Iran closes French analysis institute over Charlie Hebdo cartoons2 hours in the past
Iran on Thursday shut down a decades-old French analysis institute in response to cartoons printed by the French satirical journal Charlie Hebdo that mocked the nation’s ruling clerics.
Iran’s Overseas Ministry referred to as the closure of the French Institute for Analysis in Iran a “first step” in response to the cartoons, which the journal had billed as a present of help for anti-government demonstrations which have convulsed Iran for almost 4 months.
The ministry stated it will “critically pursue the case and take the required measures” to carry France accountable. On Wednesday, Iran summoned the French ambassador to complain concerning the cartoons.
The shuttered analysis institute, which is related to the French Overseas Ministry, was created in 1983 by way of the merger of an archaeological delegation relationship again to the late nineteenth century and an institute of Iran research. It features a library boasting some 49,000 references, together with 28,000 books.
On Thursday, there was a heavy safety presence across the institute and the close by French Embassy in central Tehran. Graffiti left on the outer partitions – apparently by authorities supporters – referred to France as “the house of homosexuals” and a “place of blasphemy.”
Charlie Hebdo has an extended historical past of publishing vulgar cartoons mocking Islamists, which critics say are deeply insulting to Muslims. Two French-born al-Qaida extremists attacked the newspaper’s workplace in 2015, killing 12 cartoonists, and it has been the goal of different assaults through the years.
Its newest challenge options the winners of a latest cartoon contest during which entrants had been requested to attract probably the most offensive caricatures of Iran’s Supreme Chief Ayatollah Ali Khamenei.
One of many finalists depicts a turbaned cleric reaching for a hangman’s noose as he drowns in blood, whereas one other reveals Khamenei clinging to a large throne above the raised fists of protesters. Others depict extra vulgar and sexually specific scenes.
Iran’s Overseas Minister Hossein Amirabdollahian on Wednesday vowed a “decisive and efficient response” to the publication of the cartoons, which he stated had insulted Iran’s non secular and political authorities.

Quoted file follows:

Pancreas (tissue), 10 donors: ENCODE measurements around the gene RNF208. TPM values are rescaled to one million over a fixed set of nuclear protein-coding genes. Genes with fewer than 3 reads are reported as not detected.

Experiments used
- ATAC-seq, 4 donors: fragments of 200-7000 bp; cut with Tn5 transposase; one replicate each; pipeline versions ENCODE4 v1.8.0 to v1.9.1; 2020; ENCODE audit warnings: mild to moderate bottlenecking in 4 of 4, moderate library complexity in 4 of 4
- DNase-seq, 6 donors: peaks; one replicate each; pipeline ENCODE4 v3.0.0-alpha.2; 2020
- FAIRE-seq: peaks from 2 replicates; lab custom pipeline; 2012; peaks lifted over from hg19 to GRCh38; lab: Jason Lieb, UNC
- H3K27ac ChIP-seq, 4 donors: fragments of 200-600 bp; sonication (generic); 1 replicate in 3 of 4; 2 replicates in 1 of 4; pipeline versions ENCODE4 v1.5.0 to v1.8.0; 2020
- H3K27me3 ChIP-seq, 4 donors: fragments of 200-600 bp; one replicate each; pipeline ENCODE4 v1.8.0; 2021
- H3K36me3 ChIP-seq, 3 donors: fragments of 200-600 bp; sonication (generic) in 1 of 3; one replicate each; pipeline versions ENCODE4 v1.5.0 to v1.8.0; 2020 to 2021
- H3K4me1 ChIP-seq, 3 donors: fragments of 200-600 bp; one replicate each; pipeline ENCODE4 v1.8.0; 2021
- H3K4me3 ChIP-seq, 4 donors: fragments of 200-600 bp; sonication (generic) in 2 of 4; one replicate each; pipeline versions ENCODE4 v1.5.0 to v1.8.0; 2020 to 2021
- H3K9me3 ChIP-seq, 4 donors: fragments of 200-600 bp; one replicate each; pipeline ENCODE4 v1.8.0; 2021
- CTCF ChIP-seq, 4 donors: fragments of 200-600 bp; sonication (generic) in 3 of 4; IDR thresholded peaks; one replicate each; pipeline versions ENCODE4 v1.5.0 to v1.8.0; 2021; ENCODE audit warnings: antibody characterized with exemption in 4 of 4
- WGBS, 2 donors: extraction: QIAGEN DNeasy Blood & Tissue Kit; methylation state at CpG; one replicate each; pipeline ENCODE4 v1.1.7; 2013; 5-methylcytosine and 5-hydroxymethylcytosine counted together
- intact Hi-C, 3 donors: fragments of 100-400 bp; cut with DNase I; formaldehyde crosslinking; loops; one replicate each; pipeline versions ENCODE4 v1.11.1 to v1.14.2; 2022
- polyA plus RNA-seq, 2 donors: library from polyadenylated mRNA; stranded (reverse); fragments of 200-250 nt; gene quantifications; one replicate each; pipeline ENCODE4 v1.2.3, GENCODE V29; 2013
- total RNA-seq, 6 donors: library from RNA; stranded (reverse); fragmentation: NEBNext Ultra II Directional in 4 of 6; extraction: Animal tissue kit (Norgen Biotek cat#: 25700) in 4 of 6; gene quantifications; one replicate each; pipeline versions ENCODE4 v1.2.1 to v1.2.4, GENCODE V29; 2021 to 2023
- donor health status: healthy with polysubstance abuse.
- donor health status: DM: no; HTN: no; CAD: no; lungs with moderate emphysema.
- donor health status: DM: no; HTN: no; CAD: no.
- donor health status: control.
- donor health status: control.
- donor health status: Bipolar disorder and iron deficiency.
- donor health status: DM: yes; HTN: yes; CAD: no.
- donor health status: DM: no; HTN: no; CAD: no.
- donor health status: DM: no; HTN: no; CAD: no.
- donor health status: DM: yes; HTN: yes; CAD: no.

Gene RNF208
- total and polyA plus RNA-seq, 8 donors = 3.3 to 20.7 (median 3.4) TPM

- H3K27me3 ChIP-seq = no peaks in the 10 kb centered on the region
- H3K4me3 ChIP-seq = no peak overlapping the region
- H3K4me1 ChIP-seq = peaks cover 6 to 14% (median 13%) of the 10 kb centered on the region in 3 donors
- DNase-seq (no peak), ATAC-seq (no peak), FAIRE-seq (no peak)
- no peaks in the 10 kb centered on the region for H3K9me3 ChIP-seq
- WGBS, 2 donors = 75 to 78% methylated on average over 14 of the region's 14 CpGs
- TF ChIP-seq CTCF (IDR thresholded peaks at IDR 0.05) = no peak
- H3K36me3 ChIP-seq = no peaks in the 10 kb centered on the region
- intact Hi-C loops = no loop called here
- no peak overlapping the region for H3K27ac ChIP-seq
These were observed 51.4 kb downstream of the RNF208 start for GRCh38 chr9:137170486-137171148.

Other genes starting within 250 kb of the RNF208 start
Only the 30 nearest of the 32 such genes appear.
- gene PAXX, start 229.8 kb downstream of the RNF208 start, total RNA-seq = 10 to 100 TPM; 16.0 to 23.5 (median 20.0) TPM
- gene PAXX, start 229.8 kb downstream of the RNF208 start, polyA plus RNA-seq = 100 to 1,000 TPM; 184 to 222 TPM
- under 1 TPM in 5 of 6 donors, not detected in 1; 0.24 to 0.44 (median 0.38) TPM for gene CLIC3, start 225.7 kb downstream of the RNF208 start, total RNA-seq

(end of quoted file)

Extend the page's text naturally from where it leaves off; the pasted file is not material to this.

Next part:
French Overseas Minister Catherine Colonna accused Iran of following “dangerous politics.”
Iran “just isn’t solely practising violence in opposition to its personal individuals however can also be practising a coverage of preserving individuals hostage, which is especially stunning,” she stated Thursday on LCI tv.
“In France, not solely does freedom of the press exist – in contrast to what occurs in Iran – additionally it is exercised underneath the management of judges and an impartial justice system, which is one thing that Iran undoubtedly is aware of little about. Additionally in French regulation we do not need the notion of blasphemy.”
She didn’t reply on to the ambassador being summoned or expressly defend Charlie Hebdo. The French authorities, whereas defending free speech, has rebuked the privately-owned journal prior to now for fanning tensions.
Iran has been gripped by nationwide protests for almost 4 months following the dying in mid-September of Mahsa Amini, a 22-year-old girl who had been detained by Iran’s morality police for allegedly violating the nation’s strict Islamic gown code.
Ladies have taken the lead within the protests, with many stripping off the obligatory Islamic scarf in public. The protesters have referred to as for the overthrow of Iran’s ruling clerics in one of many largest challenges to their rule for the reason that 1979 Islamic Revolution that introduced them to energy.
Charlie Hebdo, which has printed equally offensive cartoons about lifeless baby migrants, virus victims, neo-Nazis, popes, Jewish leaders and different public figures, presents itself as an advocate for democracy and free expression. However it routinely pushes the boundaries of French hate speech legal guidelines with typically sexually specific caricatures that concentrate on almost everybody.
The paper drew fireplace for reprinting caricatures of Islam’s Prophet Muhammad that had been initially printed by a Danish journal in 2005. These cartoons had been seen as sacrilegious and deeply hurtful to Muslims worldwide. Islamist teams world wide organized demonstrations, a lot of which turned violent, in addition to boycotts of Danish merchandise.